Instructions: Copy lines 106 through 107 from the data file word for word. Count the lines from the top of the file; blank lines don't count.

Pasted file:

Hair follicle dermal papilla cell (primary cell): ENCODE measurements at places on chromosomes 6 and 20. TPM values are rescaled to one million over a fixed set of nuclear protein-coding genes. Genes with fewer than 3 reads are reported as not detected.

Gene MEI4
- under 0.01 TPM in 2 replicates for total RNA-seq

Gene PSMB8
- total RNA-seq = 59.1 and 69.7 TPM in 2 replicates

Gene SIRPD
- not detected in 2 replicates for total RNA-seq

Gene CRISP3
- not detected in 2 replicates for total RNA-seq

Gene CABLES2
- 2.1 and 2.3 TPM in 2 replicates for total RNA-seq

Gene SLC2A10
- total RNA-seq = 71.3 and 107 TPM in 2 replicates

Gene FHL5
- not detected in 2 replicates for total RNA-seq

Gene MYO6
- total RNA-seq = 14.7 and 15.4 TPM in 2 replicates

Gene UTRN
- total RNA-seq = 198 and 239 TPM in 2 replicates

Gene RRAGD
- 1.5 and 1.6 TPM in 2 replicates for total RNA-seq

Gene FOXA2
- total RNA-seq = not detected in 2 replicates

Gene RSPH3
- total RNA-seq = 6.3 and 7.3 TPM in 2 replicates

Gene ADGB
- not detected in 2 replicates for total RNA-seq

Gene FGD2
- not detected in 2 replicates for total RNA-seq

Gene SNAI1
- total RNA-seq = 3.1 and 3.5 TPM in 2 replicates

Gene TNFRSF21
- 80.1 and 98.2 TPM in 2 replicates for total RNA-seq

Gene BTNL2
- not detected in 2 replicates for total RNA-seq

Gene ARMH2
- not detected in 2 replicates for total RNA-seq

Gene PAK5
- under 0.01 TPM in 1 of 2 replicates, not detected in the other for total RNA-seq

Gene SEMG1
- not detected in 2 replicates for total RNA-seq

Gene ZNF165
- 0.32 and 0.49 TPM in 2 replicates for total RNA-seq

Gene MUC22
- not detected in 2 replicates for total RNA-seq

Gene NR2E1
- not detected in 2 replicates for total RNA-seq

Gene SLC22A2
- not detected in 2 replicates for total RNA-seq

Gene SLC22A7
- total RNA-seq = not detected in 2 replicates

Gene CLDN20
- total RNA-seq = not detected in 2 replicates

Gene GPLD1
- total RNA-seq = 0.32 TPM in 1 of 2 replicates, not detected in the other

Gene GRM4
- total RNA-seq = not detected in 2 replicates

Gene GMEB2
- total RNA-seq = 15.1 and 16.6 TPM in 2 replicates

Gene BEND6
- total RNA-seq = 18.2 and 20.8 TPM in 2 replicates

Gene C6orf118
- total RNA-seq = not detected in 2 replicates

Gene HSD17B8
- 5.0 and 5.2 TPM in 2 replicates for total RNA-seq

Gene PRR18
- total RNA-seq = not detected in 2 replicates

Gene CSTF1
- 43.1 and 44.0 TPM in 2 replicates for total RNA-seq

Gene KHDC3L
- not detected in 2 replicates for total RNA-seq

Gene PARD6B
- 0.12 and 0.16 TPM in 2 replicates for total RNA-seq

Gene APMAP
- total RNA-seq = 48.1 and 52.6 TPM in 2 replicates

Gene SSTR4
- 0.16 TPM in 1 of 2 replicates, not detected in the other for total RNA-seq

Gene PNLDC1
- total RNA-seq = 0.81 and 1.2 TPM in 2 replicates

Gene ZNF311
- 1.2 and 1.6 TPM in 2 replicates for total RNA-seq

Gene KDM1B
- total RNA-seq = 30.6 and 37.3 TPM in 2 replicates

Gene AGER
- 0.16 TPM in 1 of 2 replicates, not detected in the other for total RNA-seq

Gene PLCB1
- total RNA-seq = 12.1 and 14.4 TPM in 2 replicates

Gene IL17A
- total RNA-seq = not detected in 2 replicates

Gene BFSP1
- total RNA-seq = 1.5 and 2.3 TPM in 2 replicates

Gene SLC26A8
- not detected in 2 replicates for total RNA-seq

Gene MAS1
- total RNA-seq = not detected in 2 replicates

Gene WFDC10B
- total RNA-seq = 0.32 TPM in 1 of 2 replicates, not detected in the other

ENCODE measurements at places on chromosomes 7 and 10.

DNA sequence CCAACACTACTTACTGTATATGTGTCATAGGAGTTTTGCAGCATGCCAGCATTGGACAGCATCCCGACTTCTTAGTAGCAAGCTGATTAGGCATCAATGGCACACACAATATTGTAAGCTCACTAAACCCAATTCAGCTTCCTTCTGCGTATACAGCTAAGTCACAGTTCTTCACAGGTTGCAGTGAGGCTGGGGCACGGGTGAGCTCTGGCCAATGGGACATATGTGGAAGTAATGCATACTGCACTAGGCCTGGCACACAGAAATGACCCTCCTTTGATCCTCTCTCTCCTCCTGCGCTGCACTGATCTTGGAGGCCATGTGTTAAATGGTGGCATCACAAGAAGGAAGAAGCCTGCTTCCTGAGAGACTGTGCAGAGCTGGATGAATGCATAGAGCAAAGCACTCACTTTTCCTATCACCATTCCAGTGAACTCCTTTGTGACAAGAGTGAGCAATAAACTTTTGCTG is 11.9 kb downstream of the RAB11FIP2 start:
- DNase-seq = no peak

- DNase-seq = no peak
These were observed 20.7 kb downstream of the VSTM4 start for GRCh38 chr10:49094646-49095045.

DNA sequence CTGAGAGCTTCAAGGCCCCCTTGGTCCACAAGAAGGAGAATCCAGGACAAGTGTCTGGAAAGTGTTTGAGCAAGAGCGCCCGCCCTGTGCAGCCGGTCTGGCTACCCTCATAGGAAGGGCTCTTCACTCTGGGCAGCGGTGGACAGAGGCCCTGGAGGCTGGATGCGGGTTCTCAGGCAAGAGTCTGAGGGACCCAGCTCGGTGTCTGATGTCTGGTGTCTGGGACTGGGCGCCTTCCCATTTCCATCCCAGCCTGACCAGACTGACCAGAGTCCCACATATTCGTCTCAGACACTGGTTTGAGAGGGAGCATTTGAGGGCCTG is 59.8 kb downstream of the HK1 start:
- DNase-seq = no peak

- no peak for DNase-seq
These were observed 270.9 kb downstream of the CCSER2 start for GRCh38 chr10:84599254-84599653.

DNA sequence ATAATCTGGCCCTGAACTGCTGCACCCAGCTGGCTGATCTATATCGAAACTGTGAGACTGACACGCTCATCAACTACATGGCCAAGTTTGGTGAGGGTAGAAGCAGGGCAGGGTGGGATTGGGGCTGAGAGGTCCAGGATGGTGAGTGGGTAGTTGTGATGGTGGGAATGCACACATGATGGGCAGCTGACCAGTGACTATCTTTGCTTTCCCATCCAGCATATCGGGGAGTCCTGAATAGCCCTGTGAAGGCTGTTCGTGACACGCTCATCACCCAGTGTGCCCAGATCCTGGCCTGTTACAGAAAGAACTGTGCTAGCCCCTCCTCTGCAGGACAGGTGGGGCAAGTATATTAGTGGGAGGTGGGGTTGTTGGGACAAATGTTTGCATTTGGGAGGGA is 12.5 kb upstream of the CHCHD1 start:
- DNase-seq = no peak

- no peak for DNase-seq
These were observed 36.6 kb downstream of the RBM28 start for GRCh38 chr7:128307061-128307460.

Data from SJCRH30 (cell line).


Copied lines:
These were observed 270.9 kb downstream of the CCSER2 start for GRCh38 chr10:84599254-84599653.

DNA sequence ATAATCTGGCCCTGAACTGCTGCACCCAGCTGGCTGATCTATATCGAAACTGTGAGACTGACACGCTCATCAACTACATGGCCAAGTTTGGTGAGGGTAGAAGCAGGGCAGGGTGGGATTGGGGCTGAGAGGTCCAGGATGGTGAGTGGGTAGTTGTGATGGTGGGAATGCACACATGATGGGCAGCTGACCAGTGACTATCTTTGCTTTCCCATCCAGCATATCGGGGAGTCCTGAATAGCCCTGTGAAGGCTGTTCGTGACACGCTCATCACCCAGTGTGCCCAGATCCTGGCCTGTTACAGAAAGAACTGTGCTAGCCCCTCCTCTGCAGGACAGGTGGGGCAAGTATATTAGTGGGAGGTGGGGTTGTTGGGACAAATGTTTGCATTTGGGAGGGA is 12.5 kb upstream of the CHCHD1 start: